It started as a joke though. It started with Missy saying, “Yo, you gonna rap like a singer.” She would always tell me and that I had the mind shape and the aggression of a rapper. She was like, “Even when you’re recording and when you say things, you know it’s authentic. It’s real. That to me is what makes a great rapper.” We would play around and I would rap things to her and she would be like, “You’re rapping on this song though. Trust that.” We kept in joke form until it was time to record “So Gone,” and from then on she kept that in a lot of the records she produced for me.

What do you think it is about “So Gone” that’s inspired all of these people to make videos and be so creative with them?

I think because everybody’s had a “So Gone” moment. I watched one young lady’s video and she took the idea of being “So Gone” as allowing people to misuse her and had people in her life that didn’t deserve to be there and now she’s finding herself. Everybody has their own spin on it but I think the part that connects the song is you can hear me singing through my own pain. So, that’s something that resonates with your everyday person because it’s not going to always be perfect everyday. I was learning everything that I needed to learn while working with one of the greatest producers of our time but a sister first. When me and Missy are working on music, we’re not looking at times, clocks, and who said we should be in a certain place. We did things on our own terms and talked about life and what was happening. That’s what makes it special. Nobody was controlling it but us and our true emotions.

Do you think that level of authenticity about is channeled into this challenge for people?

Absolutely because people are talking about everything. Look at Chance’s challenge, it doesn’t get more authentic and loving and compassionate than that. It’s one of those things that you can see in the young lady I posted today, is her challenge sounds amazing—her name is Amber. When you go on her page and you see that she handles praise and worship and all of the other things. The challenge is only, maybe one minute long per person and you learn a lot. I look at the ones that I reposted and shared because they meant a lot to me too.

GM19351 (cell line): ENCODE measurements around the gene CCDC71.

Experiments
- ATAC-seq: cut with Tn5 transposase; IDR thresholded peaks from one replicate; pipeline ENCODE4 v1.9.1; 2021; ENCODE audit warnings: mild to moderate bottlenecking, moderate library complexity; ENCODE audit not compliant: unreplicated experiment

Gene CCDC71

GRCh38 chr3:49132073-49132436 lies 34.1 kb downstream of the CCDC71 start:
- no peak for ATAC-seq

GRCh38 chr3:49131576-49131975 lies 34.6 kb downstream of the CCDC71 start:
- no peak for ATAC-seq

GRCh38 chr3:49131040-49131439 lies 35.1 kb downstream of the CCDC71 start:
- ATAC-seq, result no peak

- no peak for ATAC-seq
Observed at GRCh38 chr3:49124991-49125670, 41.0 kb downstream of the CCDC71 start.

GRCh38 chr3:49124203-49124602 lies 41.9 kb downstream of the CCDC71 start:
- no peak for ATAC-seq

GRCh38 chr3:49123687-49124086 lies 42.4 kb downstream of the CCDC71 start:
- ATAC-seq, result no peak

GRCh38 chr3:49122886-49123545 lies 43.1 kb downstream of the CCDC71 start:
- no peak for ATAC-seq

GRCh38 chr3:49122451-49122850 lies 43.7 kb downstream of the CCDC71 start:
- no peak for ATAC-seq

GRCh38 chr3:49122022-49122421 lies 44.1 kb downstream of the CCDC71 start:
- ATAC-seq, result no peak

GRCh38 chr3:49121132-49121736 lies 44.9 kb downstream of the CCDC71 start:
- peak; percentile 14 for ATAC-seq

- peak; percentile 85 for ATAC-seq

So about your So Gone Challenge…

[Laughs] Listen, Missy was not going to do that. She was like, “This is a classic and we are not touching classic records around here.” Her accent got real thick when she told me no. I’m like check this out, I have an 11, an 8 and a 2 year old in the house and the reality is that, the original version we would never touch and call ourselves rerecording. There’s no remix to what was happening during After The Storm, not at all. I said, “But I want them to know that they feel where I’m coming from and where I was coming from in 2003 has not changed in 2016. I’m still learning and going through things — tying to get it right and keep it right just in life, period. She was like, “I don’t know, let me think about it.”

So, I stayed on her all night and the next day I pretty much invited myself over, which I do all the time, just to check on her because outside of music that’s my sister, period. So, I’m like, “We coming over and you’re going to help me create this challenge because we got more to say.” That’s why I started off with “Remember that.” I take you back to the old me. Yeah, I used to get down and I felt like I had to defend everything around me and then I progressed into a funny mention of my husband, “Get your own, leave mine alone.” Just fun and light hearted. Nothing deep or dramatic but just me talking about where I was versus where I am and also showing my gratitude in the verse too but it really was something that I could not have prepared for. I just woke up one morning and things were changing because another artist decided to show me some respect while showing their mate some love and respect. It kind of just went hand in hand so after we did it I was like, “I got somebody that can record it. We can make our own video.”

The mural that we’re in front of us is actually in the studio where I recorded, “Everything to Me” and a million other records.I always loved that picture of her. I’m like, “We’re about to shoot our own video right in front of your mural because this is also me paying respect to you. People often times forget people who put them in certain positions.” It was my little subtle messages in lots of different ways and she’s in the back…

She’s being lowkey.

Yes! And that’s very her. That’s the truest representation of her. She is thee shyest person that I know, so she’s in the back like, “I’m gonna hold you down and you get up there and do your thing.” It just came out so fun. I was able to say some important things.

You were in the studio with her are you two working on anything that’s going to come out soon?

I went over to talk about some new stuff. She and I are always in contact anyway. So, I’m thinking, “We’re going to have a challenge and we’re going to have fun.” But the main objective is always to start working on whatever else we want to create. We were already talking and spending time. We’re always working. We do it differently because we really love it and we come from the era where we don’t schedule it and plan it.

 S/O FADER